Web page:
For franchisee-owned restaurants, operational decisions regarding open carry weapon laws are made by the independent franchisee.

That said, as with all aspects of operating a McDonald’s restaurant, we expect our franchisees and their crew to follow local, state and federal laws.”

And Dunkin’ Donuts spokeswoman Michelle King:

“Dunkin’ Donuts and Baskin-Robbins restaurants are owned and operated by individual franchisees who are required to follow all federal, state and local laws with regard to firearms.”

While North Carolina has had open carry since 1921, I would hope that open carry activists would use some discretion. It is one thing to have a revolver or pistol on your hip; it is entirely another thing to carry an AR or shotgun on a sling. Let’s face it, when the average gun owner open carries, it is a handgun unless they are out in the woods.

So Freaked Out By Open Carry That He Gets Arrested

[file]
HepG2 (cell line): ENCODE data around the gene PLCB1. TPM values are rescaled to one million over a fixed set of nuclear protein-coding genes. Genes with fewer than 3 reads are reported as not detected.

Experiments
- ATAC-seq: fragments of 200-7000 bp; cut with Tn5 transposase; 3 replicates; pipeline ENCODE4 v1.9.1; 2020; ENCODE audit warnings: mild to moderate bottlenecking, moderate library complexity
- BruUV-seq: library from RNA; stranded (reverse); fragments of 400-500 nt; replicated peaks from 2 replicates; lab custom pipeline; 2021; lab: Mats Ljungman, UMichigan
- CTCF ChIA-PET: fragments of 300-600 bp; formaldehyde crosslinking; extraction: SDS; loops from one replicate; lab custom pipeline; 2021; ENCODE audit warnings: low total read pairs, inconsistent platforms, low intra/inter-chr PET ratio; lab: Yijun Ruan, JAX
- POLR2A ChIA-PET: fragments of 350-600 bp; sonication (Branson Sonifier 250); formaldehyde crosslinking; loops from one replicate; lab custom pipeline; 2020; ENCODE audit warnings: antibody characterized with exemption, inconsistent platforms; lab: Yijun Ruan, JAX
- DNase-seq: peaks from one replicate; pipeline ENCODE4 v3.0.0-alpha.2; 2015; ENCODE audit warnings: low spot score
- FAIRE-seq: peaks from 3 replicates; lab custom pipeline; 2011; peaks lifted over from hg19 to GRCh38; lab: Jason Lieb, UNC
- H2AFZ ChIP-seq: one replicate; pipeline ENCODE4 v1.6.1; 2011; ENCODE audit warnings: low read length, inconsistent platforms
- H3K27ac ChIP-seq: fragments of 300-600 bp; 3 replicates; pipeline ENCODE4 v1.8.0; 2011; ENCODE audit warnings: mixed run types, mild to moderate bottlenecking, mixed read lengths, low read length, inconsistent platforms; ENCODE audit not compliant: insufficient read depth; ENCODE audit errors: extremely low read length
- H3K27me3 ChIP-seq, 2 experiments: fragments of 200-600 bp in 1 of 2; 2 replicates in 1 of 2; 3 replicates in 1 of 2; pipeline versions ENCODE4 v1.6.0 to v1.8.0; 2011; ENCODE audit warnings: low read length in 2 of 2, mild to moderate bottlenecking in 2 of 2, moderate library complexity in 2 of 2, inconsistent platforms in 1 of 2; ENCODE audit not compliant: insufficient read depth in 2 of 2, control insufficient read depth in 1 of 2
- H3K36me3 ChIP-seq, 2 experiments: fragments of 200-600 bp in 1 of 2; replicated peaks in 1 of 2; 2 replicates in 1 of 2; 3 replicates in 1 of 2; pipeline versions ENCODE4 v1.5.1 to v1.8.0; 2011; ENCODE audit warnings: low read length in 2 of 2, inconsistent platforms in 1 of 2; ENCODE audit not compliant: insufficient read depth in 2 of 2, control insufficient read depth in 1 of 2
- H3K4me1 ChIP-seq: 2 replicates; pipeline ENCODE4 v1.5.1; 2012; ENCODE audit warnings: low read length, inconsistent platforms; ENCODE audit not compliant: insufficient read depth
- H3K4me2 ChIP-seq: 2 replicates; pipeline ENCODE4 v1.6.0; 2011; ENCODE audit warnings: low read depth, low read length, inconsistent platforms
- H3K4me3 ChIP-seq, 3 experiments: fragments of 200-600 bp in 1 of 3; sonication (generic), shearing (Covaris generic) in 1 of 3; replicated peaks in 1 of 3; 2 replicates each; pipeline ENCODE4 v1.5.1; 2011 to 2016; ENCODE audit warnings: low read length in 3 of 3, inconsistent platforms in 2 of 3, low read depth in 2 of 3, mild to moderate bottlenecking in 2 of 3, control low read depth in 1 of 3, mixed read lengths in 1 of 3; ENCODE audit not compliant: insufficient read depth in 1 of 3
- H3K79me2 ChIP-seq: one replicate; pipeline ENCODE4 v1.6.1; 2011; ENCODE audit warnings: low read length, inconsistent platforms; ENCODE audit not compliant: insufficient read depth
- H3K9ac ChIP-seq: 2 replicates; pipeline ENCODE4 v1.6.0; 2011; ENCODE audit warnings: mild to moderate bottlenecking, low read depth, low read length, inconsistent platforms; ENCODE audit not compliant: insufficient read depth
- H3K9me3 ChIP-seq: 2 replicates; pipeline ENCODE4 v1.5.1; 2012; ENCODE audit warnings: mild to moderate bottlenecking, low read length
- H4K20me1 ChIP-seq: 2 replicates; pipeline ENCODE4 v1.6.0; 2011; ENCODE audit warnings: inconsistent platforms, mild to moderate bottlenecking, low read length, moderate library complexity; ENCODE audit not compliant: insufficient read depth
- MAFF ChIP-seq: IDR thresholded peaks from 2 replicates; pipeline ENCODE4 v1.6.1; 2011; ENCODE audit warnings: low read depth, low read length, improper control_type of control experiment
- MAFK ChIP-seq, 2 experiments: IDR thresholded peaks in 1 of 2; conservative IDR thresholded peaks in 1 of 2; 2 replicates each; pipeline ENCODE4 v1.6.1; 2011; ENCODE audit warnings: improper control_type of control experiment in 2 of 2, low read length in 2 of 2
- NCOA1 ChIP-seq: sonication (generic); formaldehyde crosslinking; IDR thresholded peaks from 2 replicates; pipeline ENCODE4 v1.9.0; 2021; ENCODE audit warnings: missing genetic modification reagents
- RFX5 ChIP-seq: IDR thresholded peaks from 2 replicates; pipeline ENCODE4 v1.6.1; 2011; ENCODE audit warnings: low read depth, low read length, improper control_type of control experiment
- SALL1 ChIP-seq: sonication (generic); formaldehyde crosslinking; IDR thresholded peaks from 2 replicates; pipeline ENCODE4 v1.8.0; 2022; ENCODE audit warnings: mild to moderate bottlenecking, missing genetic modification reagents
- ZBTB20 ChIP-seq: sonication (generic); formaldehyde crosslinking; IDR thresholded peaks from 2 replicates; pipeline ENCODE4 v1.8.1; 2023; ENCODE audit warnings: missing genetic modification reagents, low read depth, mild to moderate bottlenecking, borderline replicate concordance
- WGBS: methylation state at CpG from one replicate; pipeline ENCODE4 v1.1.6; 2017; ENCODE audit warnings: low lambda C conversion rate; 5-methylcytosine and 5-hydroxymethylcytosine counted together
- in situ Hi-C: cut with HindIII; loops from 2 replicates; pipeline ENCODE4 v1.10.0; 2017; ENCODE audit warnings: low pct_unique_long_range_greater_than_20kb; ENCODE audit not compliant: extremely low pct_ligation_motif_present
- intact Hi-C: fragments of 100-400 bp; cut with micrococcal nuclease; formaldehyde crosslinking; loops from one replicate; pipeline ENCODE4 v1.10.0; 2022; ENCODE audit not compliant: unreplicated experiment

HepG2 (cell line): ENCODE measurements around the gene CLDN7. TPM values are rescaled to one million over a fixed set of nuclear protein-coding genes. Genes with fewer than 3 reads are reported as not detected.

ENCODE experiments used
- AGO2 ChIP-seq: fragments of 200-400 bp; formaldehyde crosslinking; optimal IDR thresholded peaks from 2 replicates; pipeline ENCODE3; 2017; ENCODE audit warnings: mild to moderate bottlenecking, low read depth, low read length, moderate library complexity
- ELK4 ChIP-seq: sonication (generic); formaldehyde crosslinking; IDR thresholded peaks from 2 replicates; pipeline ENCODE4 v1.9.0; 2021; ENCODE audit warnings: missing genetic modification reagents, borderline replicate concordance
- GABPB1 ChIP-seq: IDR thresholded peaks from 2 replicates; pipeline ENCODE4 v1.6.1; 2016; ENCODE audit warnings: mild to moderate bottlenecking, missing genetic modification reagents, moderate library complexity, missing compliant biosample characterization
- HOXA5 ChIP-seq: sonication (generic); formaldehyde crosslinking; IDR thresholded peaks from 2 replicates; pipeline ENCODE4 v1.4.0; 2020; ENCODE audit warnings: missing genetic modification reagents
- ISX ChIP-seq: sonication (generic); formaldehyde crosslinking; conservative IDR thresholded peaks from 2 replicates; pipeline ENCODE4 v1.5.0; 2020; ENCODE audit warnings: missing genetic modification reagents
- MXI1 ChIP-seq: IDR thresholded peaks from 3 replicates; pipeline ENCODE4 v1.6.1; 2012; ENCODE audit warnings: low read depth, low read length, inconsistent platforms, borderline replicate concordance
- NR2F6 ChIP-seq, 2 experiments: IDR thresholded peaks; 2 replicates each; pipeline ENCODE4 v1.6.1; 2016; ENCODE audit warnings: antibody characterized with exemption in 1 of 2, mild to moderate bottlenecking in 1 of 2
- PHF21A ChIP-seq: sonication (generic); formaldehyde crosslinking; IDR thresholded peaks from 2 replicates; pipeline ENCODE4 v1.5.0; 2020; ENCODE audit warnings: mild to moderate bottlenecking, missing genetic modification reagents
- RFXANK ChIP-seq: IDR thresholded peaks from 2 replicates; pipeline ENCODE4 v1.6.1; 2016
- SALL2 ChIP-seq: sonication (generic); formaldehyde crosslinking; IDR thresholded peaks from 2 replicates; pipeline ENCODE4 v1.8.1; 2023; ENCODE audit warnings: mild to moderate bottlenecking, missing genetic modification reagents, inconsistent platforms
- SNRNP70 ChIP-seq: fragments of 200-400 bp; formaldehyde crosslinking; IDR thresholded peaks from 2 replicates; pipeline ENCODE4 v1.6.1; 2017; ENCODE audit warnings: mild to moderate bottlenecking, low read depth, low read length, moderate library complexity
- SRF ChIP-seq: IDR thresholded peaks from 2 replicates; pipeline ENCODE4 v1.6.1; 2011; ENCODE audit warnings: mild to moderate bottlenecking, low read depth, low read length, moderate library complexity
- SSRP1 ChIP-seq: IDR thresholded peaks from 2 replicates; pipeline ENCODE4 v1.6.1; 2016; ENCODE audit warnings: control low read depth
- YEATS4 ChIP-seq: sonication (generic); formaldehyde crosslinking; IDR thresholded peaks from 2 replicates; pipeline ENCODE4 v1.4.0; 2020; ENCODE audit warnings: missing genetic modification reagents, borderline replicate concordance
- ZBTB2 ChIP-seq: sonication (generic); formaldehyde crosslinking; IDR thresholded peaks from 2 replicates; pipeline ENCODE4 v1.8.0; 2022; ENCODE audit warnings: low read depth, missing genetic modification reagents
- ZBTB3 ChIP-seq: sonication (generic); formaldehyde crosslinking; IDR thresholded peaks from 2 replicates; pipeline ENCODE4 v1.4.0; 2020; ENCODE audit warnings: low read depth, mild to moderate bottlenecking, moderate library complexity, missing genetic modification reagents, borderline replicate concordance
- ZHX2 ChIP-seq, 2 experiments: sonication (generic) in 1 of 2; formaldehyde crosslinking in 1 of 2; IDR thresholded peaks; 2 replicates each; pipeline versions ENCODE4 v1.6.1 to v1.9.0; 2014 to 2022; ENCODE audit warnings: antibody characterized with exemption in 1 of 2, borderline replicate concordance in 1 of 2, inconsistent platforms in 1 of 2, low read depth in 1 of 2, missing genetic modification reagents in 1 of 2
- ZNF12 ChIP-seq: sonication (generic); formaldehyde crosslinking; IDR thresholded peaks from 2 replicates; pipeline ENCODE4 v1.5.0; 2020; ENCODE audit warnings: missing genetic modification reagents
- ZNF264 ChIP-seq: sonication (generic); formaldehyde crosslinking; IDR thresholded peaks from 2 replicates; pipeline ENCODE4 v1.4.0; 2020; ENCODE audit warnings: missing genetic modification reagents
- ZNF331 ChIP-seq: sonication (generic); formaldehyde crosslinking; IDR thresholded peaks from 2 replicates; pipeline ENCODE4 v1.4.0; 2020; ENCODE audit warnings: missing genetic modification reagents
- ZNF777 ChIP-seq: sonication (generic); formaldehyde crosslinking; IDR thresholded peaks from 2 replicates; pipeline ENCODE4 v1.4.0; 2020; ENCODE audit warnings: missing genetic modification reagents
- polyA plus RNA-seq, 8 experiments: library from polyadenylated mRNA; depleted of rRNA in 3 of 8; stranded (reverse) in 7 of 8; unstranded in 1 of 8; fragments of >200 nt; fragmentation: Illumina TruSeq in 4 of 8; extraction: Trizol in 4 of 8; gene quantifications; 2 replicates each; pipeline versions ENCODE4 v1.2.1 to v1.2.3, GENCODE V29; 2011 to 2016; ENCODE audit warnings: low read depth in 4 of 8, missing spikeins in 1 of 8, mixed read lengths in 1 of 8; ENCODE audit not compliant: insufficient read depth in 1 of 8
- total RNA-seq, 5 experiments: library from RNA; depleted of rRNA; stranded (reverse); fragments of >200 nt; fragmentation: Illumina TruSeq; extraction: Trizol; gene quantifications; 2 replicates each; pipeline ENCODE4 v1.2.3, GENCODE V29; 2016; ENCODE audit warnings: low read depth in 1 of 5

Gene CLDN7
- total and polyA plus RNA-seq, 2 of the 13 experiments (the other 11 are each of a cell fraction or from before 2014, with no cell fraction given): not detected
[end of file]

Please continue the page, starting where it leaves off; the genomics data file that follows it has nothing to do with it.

I’m neither a proponent nor opponent of open carry. I don’t tend to do it because I want to keep the bad guys guessing. That said, if you want to open carry that is your option. If you do, I promise I won’t be like Robert Gursky of Glastonbury, Connecticut.

According to this story in the Hartford Courant, Mr. Gursky was so freaked out by a gentleman legally open carrying at his local bank that he slid the teller a note that said “gun”. The teller did what he or she was trained to do – they hit the silent bank robbery alarm.

Mr. Gursky was arrested for breach of peace and has to appear in court next week. And the man open carrying? He was interviewed by the cops who determined that he possessed his firearm legally and that was that.

There is something to be said for poetic justice.

H/T BearingArms.com

Win For Open Carry In Mississippi